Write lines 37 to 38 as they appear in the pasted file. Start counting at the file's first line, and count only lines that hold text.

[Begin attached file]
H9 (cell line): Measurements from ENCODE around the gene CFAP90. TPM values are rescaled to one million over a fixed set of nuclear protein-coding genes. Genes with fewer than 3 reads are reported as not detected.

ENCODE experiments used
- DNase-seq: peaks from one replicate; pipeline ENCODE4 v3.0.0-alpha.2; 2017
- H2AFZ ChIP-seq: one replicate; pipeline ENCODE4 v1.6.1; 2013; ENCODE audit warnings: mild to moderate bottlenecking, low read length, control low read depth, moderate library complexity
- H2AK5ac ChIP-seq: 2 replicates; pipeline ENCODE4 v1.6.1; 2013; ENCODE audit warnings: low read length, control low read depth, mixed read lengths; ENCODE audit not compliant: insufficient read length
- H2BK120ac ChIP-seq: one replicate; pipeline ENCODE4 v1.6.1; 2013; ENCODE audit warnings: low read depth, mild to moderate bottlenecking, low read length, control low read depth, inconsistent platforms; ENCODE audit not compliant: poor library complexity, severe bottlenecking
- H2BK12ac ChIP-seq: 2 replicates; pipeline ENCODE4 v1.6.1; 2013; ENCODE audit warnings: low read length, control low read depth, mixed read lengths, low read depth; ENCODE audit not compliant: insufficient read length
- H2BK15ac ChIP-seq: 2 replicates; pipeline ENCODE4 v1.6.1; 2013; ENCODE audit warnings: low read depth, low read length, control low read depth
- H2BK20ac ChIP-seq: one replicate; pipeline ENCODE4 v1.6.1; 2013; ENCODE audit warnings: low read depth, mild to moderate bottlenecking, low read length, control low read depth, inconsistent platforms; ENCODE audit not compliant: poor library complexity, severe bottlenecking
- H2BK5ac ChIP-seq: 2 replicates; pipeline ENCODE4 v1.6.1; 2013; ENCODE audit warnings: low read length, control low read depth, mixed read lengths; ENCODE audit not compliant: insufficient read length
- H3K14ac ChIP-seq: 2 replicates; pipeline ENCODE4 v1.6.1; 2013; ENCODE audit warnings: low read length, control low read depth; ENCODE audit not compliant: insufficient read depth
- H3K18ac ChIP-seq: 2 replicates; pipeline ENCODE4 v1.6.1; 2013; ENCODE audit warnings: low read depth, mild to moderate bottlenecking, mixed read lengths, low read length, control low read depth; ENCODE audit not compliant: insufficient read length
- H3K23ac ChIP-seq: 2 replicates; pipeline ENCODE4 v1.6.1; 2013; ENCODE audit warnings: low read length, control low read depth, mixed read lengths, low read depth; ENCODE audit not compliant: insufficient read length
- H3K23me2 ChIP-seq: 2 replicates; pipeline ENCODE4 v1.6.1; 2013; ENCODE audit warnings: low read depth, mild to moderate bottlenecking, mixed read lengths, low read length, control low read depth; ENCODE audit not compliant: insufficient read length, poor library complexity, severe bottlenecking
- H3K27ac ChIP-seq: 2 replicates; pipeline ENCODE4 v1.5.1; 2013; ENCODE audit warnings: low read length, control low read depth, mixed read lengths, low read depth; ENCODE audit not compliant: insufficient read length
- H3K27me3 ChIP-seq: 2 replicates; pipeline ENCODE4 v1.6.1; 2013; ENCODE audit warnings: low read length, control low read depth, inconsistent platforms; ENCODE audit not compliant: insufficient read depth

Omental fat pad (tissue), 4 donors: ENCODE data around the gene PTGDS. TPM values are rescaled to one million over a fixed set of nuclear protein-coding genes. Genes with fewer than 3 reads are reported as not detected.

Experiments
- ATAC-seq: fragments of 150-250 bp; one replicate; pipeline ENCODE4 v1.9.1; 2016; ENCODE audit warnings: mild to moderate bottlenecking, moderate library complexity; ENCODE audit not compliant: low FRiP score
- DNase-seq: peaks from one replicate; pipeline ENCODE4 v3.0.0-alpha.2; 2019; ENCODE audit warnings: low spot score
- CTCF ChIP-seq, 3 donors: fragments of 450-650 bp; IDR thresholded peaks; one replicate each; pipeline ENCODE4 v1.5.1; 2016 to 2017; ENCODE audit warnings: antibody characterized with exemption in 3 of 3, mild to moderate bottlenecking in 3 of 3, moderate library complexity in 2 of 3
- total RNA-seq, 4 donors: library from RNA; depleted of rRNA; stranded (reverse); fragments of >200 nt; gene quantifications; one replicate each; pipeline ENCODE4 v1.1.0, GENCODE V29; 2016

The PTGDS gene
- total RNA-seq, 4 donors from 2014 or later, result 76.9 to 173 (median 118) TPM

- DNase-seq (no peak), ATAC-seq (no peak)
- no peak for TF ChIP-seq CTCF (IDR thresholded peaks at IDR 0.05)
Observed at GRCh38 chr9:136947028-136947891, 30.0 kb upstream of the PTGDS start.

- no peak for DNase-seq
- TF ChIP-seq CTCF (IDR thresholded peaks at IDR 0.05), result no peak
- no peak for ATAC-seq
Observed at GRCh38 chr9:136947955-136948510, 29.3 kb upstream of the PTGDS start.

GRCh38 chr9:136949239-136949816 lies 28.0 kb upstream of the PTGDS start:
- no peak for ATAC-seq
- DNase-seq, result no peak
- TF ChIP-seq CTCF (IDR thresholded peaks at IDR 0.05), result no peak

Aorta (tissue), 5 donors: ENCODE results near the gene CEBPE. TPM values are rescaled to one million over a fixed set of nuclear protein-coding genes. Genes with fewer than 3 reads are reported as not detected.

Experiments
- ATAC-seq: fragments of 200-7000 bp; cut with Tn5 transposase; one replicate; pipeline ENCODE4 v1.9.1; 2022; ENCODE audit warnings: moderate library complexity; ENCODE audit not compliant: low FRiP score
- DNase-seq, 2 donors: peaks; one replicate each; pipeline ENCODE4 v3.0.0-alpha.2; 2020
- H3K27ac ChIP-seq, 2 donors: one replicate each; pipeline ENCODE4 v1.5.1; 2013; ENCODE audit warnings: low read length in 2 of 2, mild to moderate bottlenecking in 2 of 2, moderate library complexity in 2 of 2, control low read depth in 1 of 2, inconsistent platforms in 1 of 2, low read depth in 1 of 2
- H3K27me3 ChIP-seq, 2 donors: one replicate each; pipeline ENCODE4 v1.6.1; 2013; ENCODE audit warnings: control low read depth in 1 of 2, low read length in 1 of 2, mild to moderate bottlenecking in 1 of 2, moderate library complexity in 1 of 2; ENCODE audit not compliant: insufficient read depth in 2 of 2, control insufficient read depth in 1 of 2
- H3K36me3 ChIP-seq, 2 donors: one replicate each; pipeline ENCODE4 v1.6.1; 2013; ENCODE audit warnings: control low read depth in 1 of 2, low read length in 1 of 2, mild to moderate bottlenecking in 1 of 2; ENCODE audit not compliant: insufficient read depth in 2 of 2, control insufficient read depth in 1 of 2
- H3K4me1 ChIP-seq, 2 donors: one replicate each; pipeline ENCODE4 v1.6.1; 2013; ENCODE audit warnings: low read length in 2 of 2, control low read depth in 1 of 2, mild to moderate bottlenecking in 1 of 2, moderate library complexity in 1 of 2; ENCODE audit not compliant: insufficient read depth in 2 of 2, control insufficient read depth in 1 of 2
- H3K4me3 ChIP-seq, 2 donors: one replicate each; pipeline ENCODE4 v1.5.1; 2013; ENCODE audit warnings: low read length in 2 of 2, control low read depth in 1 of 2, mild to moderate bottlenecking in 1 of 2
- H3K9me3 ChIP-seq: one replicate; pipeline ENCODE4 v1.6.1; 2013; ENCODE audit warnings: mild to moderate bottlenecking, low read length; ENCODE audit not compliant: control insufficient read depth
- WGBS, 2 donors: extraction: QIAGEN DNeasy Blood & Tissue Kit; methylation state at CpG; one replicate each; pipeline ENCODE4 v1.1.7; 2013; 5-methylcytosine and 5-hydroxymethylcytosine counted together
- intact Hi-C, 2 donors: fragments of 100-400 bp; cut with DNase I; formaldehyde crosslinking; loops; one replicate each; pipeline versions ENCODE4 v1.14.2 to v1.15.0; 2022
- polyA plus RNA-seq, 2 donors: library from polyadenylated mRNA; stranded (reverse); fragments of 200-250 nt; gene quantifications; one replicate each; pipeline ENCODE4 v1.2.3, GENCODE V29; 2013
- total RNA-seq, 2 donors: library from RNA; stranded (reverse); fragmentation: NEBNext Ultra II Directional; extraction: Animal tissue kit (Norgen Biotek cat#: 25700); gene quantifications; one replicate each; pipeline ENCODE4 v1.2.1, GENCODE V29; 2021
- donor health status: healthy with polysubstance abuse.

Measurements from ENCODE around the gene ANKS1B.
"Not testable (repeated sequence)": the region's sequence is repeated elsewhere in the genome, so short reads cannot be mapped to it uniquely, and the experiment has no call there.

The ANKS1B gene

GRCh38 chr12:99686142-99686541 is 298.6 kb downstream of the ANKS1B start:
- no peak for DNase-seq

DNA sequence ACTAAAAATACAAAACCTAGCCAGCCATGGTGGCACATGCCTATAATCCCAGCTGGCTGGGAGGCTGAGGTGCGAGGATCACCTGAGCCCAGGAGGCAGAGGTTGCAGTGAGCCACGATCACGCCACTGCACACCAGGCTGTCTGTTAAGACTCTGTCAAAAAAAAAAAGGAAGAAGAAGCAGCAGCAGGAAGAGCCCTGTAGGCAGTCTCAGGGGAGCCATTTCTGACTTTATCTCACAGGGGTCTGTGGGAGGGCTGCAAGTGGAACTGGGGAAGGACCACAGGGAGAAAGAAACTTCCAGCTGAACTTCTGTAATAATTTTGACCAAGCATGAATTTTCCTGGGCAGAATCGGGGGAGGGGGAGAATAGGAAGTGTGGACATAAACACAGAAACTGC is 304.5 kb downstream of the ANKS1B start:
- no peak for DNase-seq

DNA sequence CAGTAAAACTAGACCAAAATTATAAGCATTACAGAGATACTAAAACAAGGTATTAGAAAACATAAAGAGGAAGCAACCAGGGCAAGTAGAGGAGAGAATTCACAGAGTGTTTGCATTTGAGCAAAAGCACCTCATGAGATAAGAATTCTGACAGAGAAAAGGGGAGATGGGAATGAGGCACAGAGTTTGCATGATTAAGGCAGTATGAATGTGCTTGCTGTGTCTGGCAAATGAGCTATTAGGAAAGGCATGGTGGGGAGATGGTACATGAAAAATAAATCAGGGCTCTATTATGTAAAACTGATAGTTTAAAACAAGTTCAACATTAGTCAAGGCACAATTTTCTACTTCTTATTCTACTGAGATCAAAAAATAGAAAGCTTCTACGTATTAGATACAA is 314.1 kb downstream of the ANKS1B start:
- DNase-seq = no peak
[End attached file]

Experiments
- ATAC-seq: fragments of 200-7000 bp; cut with Tn5 transposase; one replicate; pipeline ENCODE4 v1.9.1; 2022; ENCODE audit warnings: moderate library complexity; ENCODE audit not compliant: low FRiP score